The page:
No-Fault Divorce Overview

No-Fault Divorce Overview Divorce proceedings are notoriously known for being quite extensive and often times confusing. One particular aspect that may add to such issues is the fact that there are different types of divorce that one can undertake. 

One of these types is the No-fault divorce, which entails the dissolution of a marriage without having to prove fault or any particular wrong-doing on behalf of one of the spouses. This is the opposite of a fault divorcer, which requires that “grounds for divorce” not only be stated, but also proven in the court of law. 

History of No-Fault Divorce in the United States

The no-fault divorce is a fairly recent implementation into United States law, first being introduced by the state of California in 1970. One of the main reasons for the no-fault divorce being included into law was the fact that many lawyers and judges believed that the courts would often times engage provisions of presumption of facts in order to circumvent certain legal requirements to obtain a divorce in accordance to established laws and statutes. 

Another issue that caused problems with at-fault divorce proceedings would arise in the case that the courts would find both parties to have faults that contributed to the marriage, or that there was no apparent fault that would be grounds for a divorce. The latter instance caused problems, particularly in the case that both parties would mutually agree and desire the divorce.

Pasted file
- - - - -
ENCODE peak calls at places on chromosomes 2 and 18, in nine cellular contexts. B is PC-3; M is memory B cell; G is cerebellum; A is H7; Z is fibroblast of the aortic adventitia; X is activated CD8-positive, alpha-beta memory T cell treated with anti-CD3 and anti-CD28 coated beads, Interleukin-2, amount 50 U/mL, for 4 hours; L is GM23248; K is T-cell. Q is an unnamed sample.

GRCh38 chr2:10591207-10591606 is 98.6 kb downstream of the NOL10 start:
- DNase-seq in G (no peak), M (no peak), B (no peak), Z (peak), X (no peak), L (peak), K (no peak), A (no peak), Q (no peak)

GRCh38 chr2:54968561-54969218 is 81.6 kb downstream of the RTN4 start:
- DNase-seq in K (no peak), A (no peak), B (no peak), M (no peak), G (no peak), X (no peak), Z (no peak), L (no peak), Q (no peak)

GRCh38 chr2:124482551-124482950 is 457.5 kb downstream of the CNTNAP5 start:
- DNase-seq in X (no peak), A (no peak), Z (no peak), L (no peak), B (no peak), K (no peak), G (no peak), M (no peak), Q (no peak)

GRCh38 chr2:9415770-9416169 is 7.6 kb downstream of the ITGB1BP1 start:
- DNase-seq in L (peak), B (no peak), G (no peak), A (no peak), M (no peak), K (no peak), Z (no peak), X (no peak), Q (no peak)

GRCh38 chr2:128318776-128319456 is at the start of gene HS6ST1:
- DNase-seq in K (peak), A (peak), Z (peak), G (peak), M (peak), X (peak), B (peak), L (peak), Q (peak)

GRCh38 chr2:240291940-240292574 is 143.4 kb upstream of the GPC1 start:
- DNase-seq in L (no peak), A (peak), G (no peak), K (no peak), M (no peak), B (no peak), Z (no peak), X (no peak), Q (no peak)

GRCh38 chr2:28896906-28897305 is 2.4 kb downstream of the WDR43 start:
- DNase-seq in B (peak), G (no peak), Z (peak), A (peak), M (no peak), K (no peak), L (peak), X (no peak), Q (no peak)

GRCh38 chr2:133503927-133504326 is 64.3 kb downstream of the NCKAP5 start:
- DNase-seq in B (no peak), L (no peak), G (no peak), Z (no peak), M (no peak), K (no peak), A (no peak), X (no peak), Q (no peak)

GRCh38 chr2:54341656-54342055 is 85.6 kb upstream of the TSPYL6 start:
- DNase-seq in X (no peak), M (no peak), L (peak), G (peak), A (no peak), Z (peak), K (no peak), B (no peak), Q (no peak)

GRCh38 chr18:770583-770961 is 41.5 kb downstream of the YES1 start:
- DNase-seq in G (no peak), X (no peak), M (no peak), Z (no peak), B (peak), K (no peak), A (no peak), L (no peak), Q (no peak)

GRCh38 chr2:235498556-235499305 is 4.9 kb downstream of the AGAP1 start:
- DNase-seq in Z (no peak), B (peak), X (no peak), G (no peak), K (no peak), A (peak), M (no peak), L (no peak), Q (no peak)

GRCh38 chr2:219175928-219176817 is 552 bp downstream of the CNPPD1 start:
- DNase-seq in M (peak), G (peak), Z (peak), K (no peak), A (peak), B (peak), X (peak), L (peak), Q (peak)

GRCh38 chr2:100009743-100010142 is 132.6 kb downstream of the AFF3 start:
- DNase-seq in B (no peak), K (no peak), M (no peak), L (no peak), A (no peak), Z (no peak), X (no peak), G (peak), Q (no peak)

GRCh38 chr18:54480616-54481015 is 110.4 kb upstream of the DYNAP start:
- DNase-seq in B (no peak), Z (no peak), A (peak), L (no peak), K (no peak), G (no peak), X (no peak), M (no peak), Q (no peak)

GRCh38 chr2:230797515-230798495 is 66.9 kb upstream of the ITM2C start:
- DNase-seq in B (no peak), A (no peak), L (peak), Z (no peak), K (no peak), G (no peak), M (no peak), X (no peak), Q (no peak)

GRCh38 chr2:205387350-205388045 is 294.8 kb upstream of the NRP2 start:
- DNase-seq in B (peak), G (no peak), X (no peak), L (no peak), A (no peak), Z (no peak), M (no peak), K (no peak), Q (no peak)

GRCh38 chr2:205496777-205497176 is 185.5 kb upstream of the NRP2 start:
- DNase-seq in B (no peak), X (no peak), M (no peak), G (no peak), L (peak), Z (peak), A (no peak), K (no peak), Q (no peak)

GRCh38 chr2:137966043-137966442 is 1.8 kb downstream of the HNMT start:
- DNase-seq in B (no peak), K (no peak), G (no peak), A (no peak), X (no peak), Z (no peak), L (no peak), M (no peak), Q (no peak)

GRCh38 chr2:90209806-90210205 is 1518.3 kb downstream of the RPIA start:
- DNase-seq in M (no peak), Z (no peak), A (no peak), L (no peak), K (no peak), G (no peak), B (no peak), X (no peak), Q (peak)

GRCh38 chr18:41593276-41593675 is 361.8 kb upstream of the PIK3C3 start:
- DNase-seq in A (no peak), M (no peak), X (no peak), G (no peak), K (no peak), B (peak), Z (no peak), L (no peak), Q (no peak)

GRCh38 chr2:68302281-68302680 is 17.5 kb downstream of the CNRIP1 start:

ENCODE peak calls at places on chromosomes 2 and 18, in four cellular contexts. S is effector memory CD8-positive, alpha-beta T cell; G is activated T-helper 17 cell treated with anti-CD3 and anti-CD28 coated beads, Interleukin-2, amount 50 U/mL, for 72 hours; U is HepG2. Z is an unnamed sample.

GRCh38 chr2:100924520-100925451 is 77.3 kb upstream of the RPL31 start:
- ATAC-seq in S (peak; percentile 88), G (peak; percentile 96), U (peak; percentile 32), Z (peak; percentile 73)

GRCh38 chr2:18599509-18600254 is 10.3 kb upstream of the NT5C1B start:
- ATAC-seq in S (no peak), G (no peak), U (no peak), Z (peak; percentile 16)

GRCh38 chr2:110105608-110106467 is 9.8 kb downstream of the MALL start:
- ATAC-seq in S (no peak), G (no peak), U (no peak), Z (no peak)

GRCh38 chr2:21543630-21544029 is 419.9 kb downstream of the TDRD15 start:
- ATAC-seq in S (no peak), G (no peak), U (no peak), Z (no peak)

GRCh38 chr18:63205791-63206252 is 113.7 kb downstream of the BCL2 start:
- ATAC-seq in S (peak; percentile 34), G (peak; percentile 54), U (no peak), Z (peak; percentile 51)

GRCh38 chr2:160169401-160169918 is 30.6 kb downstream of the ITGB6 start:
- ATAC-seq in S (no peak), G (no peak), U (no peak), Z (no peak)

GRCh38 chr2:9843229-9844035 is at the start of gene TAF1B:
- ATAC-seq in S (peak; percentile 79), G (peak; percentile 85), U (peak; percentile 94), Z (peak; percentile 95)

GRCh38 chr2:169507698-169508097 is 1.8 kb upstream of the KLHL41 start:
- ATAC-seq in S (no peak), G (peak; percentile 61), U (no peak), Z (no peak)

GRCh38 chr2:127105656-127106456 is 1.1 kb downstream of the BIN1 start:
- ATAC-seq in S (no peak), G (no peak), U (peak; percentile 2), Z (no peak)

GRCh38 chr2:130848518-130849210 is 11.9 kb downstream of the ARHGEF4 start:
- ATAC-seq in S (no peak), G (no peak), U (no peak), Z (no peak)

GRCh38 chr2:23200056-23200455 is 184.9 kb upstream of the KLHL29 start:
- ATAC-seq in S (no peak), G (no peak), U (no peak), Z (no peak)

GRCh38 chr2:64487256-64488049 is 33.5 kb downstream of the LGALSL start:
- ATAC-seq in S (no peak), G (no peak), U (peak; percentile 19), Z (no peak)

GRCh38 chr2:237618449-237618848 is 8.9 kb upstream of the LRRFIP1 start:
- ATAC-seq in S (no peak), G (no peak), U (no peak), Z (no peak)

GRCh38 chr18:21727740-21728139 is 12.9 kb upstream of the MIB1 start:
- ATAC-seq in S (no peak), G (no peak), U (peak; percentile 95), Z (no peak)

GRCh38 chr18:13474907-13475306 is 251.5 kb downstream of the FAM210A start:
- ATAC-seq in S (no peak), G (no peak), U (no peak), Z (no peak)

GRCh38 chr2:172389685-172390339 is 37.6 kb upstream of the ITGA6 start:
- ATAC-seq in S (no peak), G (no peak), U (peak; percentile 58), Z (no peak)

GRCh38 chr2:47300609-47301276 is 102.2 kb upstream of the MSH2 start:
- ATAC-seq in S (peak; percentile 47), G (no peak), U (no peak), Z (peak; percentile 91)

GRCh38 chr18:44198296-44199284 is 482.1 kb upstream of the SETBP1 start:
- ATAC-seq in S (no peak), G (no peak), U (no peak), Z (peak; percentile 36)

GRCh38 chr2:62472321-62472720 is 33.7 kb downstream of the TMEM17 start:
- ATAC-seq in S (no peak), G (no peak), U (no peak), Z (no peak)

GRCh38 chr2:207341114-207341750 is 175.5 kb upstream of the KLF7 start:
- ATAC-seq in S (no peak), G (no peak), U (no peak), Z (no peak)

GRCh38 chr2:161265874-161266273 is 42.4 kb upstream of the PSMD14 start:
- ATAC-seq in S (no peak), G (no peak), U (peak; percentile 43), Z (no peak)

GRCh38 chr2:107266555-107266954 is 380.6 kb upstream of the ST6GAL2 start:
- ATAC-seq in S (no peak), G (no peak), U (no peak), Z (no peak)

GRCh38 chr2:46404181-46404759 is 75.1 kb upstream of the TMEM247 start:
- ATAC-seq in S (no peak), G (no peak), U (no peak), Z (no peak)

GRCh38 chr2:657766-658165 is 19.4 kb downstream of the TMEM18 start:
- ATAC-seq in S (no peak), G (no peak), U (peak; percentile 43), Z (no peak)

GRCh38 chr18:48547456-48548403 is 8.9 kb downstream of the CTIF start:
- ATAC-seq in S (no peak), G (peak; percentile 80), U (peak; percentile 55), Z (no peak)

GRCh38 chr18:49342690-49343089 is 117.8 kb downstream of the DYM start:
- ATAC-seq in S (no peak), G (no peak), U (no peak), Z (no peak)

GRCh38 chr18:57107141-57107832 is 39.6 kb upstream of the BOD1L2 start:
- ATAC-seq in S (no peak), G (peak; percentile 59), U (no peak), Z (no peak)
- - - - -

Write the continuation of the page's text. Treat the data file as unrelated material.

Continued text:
Even since its introduction, other states began to adopt the no-fault divorce and implementing it to their own divorce laws and codes. By 1977, nine states in the country implemented no-fault divorce legislation into their divorce laws. Only South Dakota and New York were the only states in the nation without no-fault divorce laws in place. 

However, in 1985, South Dakota would implement the no-fault divorce option into its state divorce laws. The most recent state to adopt the no-fault divorce into law is the state of New York, which was made effective in October of 2010. With the state of New York enacting no-fault divorce legislation, all 50 states and the District of Columbia have laws regarding no-fault divorce. 

No-Fault Divorce vs. At-Fault Divorce 

Prior to the introduction of the no-fault divorce, all states required that in order for a divorce to be granted by laws, one of the parties in the marriage would have to be at fault for the overall dissolution of the union. 

This would mean that one of the spouses would have to provide for evidence that the other spouse physically engaged in an actual act that would violate the contract of marriage in accordance to applicable laws. Among the various and most common reasons for fault include adultery, abuse, or criminal behavior. In a no-fault divorce, no evidence is needed in order to be granted a divorce.

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